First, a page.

Have you ever been on a mission or volunteering trip with your school, church or community organisations at an orphanage overseas?
Have you ever raised money to support an overseas orphanage, children’s home or shelter?
Are you looking forward a time when this opportunity will be available again to you, your kids or fellow parishioners?
You’re not alone. An estimated 1.6 million people volunteer overseas every year.
Whether you’re a student taking a gap year, studying abroad or doing an internship, a professional seeking a sabbatical or a family looking to give back whilst on holiday, orphanage volunteer opportunities are some of the most searched for volunteer programs online, and fundraising is often part of the experience.
There are an estimated 8 million children living in orphanages across the world. Many of us assume that they are living there because they do not have a family to care for them.
Although this is true for a small number, around 80% of children growing up in institutions today have at least one living parent.
Volunteering whilst abroad might seem really worthwhile, but unfortunately some types of volunteering are extremely harmful to children, especially in orphanages.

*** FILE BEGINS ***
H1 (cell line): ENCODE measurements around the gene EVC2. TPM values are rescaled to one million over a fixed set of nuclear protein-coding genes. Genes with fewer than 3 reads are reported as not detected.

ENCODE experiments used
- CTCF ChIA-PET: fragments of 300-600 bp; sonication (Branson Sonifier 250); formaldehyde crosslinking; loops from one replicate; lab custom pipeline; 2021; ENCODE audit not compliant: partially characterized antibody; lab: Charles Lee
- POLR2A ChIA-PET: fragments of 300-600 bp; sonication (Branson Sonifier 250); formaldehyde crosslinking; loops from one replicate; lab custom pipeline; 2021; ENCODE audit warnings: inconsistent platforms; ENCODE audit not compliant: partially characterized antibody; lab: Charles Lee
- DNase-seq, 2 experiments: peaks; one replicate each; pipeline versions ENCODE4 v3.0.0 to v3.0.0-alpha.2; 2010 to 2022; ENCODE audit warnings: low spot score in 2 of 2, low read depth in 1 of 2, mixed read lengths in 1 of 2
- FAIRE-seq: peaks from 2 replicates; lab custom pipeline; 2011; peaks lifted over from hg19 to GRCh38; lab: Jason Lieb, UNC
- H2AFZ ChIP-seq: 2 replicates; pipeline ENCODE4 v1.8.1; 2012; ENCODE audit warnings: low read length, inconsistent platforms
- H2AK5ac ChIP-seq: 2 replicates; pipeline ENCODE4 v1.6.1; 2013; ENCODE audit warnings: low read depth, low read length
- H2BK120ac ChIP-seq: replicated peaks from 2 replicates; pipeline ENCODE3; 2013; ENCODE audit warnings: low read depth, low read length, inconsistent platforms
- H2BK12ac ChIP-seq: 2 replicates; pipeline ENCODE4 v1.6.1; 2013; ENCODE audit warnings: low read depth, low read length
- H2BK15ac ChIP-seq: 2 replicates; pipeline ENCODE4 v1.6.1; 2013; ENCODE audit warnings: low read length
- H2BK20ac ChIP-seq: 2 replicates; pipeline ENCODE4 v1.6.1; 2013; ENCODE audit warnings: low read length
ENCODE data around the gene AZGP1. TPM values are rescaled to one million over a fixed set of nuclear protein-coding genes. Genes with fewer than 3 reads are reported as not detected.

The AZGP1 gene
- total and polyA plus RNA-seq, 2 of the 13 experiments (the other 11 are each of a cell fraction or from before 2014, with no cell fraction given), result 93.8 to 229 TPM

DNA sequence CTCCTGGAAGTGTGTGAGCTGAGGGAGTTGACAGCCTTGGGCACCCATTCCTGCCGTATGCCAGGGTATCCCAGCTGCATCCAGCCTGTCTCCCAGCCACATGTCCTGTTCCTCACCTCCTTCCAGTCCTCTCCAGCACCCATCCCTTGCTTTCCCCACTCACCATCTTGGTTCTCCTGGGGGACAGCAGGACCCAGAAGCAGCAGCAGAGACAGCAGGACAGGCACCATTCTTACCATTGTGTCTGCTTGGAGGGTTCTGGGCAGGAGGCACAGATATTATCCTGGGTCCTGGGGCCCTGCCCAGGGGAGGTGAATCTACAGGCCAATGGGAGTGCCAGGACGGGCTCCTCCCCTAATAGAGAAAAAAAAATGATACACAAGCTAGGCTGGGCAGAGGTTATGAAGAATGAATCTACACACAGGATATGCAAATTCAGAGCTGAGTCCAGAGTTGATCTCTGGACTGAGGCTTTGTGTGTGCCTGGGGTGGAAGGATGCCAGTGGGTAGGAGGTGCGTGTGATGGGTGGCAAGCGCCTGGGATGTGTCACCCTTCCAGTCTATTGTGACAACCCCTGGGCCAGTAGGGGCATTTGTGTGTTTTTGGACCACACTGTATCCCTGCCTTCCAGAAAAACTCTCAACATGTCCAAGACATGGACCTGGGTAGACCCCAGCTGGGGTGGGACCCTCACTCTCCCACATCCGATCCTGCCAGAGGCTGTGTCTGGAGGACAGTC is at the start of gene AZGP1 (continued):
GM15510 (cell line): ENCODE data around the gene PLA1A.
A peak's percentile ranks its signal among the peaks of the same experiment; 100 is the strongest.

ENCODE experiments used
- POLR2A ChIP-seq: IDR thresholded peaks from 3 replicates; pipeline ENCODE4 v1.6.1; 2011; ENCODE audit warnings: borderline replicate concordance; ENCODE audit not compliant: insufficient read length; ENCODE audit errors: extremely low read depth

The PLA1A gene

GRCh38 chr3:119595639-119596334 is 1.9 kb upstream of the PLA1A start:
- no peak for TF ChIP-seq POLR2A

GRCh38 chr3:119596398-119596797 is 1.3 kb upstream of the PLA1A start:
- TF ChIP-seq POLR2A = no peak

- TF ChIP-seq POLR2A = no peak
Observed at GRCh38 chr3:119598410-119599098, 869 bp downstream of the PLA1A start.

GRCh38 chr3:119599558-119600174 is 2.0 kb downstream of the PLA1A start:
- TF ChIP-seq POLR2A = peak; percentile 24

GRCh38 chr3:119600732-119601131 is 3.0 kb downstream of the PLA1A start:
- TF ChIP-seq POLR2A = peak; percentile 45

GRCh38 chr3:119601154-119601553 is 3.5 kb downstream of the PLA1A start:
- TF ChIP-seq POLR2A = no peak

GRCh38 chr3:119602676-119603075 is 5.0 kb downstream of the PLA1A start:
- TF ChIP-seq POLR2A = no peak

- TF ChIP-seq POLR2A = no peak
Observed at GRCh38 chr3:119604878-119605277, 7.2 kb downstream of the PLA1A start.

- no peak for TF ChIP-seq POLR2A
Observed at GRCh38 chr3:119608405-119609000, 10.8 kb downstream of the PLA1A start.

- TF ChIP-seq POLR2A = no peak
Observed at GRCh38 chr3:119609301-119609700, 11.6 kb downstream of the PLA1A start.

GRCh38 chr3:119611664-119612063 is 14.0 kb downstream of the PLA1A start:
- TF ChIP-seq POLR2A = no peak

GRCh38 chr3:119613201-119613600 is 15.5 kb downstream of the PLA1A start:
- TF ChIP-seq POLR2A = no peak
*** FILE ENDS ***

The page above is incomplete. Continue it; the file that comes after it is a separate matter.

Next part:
Millions of Catholics wishing to make a difference travel to developing countries, participate in orphanage mission trips every year and fundraise donations from friends and family.
Although done with the best of intentions, there are significant concerns about the effect this has on vulnerable children and how it is contributing to sustaining a global orphanage industry, child trafficking, abuse and neglect.
The practice has become so popular that it is creating a demand for ‘paper orphans’ that is leading to the separation of children from their families.
This week, in the lead up to the United Nations World Day Against Trafficking in Persons on 30 July, we are sharing information on a range of issues that are involved in the continuation of modern slavery.
There is no doubt that the coronavirus pandemic has increased the vulnerability of many children around the world in many ways.
We can take this as an opportunity to educate ourselves about this particular form of modern slavery that many people of faith have unknowingly been caught up in. It’s time to ReThink Orphanages.